Approach to this challenge
To improve circuit breaking within DC power systems, in addition to thoroughly reviewing the different types of DC circuit breaker currently available, Professor Barnes’ research team will also investigate the potential of fault current limiters. These devices limit or slow the current increases that may occur if a fault develops but have not been widely used on DC networks. The team will also consider the fundamental principles of physics that underpin the design of existing systems and components while examining the materials from which current breakers are composed with the aim of identifying desirable and unwanted attributes of each.
Circuit breaking within a DC power system may be achieved mechanically using switches. However, these are currently limited by their operating time. Solid-state breakers that use semiconductors technology are an alternative option; they operate more quickly than mechanical breakers but have higher losses which compromise system efficiency. Hybrid systems which use the best characteristics of mechanical and solid-state breakers show potential but are currently not sufficiently reactive. The outcome of this research will be to propose novel and improved methods for circuit breaking on future DC networks which could in turn support increased development of offshore wind.
What modern electronics can do is amazing: from healthcare to entertainment to transportation. As anyone who has ever been stuck with a low battery on their smartphone knows, getting power to all this is fundamental. I just got fascinated by the challenge of trying to achieve this sustainably for future generations. Plus, you get to work with some really cool and amazing technology and people.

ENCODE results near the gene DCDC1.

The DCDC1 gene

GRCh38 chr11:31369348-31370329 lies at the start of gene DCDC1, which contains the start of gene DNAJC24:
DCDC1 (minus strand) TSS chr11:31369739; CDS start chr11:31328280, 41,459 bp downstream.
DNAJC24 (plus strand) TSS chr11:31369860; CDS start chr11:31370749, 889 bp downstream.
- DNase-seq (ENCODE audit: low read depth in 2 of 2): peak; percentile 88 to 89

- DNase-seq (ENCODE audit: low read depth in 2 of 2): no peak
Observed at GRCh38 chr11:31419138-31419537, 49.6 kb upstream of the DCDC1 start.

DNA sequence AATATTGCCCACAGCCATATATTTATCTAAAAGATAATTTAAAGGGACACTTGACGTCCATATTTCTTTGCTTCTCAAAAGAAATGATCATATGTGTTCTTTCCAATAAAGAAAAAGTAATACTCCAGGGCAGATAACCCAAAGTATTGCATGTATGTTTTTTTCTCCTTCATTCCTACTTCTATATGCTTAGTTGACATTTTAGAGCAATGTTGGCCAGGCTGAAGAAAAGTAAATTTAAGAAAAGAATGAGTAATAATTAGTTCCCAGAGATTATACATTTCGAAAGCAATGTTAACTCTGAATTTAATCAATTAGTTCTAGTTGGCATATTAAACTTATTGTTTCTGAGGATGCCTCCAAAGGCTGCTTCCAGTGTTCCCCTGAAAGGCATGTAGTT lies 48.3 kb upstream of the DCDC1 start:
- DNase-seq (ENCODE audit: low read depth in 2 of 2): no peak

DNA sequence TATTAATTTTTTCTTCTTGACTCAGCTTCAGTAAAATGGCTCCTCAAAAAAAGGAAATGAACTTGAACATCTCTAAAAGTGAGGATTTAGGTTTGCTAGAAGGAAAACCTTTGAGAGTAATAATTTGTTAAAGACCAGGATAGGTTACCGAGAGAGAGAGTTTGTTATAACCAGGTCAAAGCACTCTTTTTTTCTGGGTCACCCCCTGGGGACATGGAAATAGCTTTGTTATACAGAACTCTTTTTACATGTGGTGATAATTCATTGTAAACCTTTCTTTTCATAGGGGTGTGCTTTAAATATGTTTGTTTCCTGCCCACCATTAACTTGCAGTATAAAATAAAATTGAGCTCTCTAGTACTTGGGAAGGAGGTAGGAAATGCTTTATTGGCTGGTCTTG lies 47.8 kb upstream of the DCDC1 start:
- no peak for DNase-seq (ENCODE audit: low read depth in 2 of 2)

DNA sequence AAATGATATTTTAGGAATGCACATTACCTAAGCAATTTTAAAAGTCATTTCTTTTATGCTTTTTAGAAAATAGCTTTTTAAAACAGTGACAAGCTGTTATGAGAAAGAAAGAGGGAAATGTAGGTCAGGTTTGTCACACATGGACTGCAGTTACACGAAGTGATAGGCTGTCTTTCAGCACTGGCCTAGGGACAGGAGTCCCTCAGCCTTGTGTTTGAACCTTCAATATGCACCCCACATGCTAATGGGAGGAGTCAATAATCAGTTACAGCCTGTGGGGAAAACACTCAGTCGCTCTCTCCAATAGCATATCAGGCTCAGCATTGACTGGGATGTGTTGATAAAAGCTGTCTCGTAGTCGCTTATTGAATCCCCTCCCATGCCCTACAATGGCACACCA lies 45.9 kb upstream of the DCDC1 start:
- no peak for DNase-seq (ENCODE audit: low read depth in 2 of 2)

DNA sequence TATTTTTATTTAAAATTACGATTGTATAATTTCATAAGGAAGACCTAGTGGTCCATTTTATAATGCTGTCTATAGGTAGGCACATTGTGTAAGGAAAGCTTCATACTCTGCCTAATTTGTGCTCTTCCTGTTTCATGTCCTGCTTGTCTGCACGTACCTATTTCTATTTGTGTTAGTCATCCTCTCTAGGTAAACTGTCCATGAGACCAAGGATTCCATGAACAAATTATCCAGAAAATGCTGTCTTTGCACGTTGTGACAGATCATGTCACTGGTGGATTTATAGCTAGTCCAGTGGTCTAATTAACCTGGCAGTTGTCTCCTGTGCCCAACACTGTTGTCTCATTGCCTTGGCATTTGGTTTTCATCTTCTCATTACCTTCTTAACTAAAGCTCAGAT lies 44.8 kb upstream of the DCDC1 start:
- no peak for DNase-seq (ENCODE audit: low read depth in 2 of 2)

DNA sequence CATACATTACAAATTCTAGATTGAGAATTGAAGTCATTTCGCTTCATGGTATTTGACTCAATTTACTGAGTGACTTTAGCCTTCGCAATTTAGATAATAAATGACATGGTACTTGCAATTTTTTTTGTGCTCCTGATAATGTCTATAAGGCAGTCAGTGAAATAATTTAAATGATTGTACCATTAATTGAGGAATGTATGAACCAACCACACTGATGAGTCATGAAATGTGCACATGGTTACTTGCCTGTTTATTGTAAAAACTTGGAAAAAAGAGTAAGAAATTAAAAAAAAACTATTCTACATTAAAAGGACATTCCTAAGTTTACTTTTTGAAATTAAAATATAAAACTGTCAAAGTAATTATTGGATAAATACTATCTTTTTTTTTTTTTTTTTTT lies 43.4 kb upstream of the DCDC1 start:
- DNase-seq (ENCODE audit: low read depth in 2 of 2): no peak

Can the UK meet its target to supply 30% of its electricity demand from renewable sources by 2020?
In June this year, 50% of electrical power was produced from renewables for a short while. So the target of a high proportion of renewable energy is achievable – but it requires a long-term strategy. That in turn means clear and binding decisions by government on our future energy plans to allow energy companies to make the necessary long-term investment in the UK.
Your research has led to patentable results. How close are these to being put into practice?
Our ideas are being developed by people around the world. China, Korea and even NASA are working on some of the concepts, and our work is being used by people active in this area. However, we will only see these devices appearing once we see large high-voltage DC networks emerging, which will be a few years yet. However, before you put such equipment on the network, there are several years of writing guidelines and specifications to ensure effective and safe use of such installations – so the research has direct relevance even now.
Europe is leading in the development of offshore wind – where else in the world do you see potential?
China, Japan, India and North America are also active in this area and we expect to see rapid development of the technology by them.
What are the next steps for your research?
We will continue to work with manufacturers and utilities in this area to look at the route to commercialisation and at the implications of such equipment on existing hardware.
Professor Barnes and his team are developing a smaller, faster current breaker for offshore use to aid the integration of offshore wind farms into the National Grid.
- GE Grid Solutions
- Scottish and Southern Energy Networks
Mike Barnes graduated with BEng (’93) and PhD (’98) degrees from the University of Warwick, Coventry, UK. He became a Lecturer at the University of Manchester Institute of Science and Technology (UMIST, now merged with The University of Manchester), Manchester, UK in 1997, where he is currently a Professor. His research covers the field of power electronics systems.
Prof Mike Barnes
School of Electrical & Electronic Engineering
University of Manchester
T: +44 (0) 161 306 4798